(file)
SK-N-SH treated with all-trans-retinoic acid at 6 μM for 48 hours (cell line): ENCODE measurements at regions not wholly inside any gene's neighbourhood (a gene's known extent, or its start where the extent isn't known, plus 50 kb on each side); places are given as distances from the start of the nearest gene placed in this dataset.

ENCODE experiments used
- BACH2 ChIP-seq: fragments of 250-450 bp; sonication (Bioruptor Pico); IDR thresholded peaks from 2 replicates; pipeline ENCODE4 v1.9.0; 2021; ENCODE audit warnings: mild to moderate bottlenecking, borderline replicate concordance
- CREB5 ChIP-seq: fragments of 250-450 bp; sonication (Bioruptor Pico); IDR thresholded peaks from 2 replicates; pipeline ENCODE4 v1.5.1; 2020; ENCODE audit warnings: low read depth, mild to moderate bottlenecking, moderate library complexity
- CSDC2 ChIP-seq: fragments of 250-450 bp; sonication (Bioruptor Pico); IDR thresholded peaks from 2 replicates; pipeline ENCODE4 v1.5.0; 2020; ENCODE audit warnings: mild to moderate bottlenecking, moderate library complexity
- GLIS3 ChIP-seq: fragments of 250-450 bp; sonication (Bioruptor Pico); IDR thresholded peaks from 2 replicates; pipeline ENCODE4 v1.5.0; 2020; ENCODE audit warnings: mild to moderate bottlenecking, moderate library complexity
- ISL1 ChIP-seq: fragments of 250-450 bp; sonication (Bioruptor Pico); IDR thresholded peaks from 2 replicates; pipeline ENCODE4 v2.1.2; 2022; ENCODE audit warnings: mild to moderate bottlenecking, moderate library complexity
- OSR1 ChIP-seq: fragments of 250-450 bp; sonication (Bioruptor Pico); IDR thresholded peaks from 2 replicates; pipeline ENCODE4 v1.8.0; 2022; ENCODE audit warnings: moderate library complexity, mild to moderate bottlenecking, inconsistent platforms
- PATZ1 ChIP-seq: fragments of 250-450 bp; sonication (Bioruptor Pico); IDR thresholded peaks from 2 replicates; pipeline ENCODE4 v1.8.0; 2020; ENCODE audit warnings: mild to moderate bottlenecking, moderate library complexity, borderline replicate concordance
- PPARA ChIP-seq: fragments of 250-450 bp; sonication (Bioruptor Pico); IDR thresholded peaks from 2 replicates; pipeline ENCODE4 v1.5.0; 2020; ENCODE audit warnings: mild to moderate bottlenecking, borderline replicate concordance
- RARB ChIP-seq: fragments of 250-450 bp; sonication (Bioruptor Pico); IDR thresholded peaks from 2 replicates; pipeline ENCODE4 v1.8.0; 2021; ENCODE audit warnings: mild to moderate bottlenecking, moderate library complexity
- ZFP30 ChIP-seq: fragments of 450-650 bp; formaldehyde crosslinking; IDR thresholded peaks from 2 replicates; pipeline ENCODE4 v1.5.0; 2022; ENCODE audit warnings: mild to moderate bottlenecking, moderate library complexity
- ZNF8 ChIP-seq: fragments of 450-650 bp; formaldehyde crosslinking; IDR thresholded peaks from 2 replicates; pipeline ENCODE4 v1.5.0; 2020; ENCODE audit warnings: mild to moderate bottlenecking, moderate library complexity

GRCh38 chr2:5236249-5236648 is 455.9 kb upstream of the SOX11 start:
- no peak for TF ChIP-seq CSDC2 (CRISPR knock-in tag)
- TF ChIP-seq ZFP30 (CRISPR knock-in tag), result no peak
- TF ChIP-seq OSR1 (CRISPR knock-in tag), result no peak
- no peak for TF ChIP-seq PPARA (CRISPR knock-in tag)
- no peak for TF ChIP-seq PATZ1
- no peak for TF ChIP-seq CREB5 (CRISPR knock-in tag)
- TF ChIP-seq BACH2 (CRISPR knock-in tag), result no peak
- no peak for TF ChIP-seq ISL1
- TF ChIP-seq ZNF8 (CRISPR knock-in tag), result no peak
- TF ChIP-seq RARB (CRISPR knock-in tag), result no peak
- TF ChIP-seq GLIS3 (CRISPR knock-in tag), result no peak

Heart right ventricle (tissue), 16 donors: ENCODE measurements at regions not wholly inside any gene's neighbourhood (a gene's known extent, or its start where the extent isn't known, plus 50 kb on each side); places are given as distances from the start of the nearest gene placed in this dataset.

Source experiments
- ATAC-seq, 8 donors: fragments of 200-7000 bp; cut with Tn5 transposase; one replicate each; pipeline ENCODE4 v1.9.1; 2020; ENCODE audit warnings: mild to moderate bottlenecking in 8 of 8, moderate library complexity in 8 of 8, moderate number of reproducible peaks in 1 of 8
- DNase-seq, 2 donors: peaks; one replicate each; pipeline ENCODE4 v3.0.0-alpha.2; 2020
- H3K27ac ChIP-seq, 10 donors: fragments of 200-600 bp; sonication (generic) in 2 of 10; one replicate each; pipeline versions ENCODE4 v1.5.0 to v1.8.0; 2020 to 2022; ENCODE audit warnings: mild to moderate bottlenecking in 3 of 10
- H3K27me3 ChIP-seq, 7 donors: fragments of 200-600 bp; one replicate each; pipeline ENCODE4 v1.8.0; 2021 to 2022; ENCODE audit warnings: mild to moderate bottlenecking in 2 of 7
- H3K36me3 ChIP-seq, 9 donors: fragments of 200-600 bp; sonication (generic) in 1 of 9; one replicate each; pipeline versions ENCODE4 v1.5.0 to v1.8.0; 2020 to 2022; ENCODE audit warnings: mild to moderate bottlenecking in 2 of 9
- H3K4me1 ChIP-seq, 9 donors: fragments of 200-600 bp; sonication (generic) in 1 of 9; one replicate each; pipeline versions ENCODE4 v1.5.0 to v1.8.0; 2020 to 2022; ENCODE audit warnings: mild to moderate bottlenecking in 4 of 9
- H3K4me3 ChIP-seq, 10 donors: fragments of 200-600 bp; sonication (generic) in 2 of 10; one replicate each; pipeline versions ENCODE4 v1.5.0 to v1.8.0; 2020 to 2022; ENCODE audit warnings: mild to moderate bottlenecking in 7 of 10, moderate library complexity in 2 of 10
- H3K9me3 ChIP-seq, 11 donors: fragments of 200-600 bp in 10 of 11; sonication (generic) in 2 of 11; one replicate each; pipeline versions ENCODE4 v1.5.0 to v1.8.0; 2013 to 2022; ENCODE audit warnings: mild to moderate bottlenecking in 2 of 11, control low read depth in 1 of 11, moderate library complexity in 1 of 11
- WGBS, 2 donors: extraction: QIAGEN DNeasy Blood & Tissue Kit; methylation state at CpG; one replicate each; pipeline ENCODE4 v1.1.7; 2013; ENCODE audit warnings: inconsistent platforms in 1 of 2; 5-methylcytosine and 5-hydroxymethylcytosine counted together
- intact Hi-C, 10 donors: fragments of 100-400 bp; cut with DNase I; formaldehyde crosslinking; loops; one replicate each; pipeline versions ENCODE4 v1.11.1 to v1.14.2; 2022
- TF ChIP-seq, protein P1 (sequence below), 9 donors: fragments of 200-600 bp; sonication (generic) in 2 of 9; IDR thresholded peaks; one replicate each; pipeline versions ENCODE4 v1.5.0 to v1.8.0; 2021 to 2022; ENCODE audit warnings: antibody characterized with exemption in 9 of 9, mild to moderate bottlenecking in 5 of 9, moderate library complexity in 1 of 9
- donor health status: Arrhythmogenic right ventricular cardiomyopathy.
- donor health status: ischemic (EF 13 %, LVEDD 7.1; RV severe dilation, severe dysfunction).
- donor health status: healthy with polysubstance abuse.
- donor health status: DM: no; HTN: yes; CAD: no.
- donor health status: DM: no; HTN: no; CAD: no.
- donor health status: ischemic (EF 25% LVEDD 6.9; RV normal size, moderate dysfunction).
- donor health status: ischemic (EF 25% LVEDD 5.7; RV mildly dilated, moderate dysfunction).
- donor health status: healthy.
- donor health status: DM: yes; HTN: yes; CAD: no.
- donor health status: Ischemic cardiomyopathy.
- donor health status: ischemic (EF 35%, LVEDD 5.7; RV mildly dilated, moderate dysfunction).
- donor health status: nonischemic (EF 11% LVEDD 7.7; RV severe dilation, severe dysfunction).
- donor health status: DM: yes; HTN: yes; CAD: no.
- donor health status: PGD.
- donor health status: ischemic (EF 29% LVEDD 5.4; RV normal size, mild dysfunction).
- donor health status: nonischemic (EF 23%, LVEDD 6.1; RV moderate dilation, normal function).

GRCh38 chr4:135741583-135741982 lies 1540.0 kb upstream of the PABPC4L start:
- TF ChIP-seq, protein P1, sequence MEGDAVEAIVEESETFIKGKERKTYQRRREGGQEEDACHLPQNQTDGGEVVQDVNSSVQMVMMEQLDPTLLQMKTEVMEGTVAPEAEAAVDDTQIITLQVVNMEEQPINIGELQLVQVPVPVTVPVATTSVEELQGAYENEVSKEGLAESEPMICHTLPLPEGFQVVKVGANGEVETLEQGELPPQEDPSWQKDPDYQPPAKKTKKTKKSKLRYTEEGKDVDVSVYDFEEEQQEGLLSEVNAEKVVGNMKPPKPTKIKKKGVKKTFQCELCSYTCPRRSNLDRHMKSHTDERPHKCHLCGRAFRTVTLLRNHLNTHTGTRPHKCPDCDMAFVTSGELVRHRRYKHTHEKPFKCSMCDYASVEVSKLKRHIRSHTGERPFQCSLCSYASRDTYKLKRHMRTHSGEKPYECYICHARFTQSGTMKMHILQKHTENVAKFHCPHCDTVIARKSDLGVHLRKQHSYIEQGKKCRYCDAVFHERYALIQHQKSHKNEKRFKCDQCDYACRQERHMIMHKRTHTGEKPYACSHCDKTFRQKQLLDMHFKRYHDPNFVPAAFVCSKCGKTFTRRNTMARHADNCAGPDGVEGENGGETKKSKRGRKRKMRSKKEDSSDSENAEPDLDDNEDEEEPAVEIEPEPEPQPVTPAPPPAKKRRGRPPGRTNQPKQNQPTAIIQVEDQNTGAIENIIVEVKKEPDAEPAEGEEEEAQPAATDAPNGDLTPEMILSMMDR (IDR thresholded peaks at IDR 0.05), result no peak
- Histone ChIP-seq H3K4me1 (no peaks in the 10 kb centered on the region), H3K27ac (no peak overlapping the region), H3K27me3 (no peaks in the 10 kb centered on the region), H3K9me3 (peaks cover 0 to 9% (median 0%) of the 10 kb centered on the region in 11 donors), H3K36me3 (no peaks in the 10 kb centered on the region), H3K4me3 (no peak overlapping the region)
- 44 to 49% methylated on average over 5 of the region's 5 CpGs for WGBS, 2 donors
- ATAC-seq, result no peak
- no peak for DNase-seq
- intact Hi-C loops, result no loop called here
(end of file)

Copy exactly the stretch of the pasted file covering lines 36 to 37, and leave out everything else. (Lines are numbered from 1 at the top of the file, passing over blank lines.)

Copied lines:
- WGBS, 2 donors: extraction: QIAGEN DNeasy Blood & Tissue Kit; methylation state at CpG; one replicate each; pipeline ENCODE4 v1.1.7; 2013; ENCODE audit warnings: inconsistent platforms in 1 of 2; 5-methylcytosine and 5-hydroxymethylcytosine counted together
- intact Hi-C, 10 donors: fragments of 100-400 bp; cut with DNase I; formaldehyde crosslinking; loops; one replicate each; pipeline versions ENCODE4 v1.11.1 to v1.14.2; 2022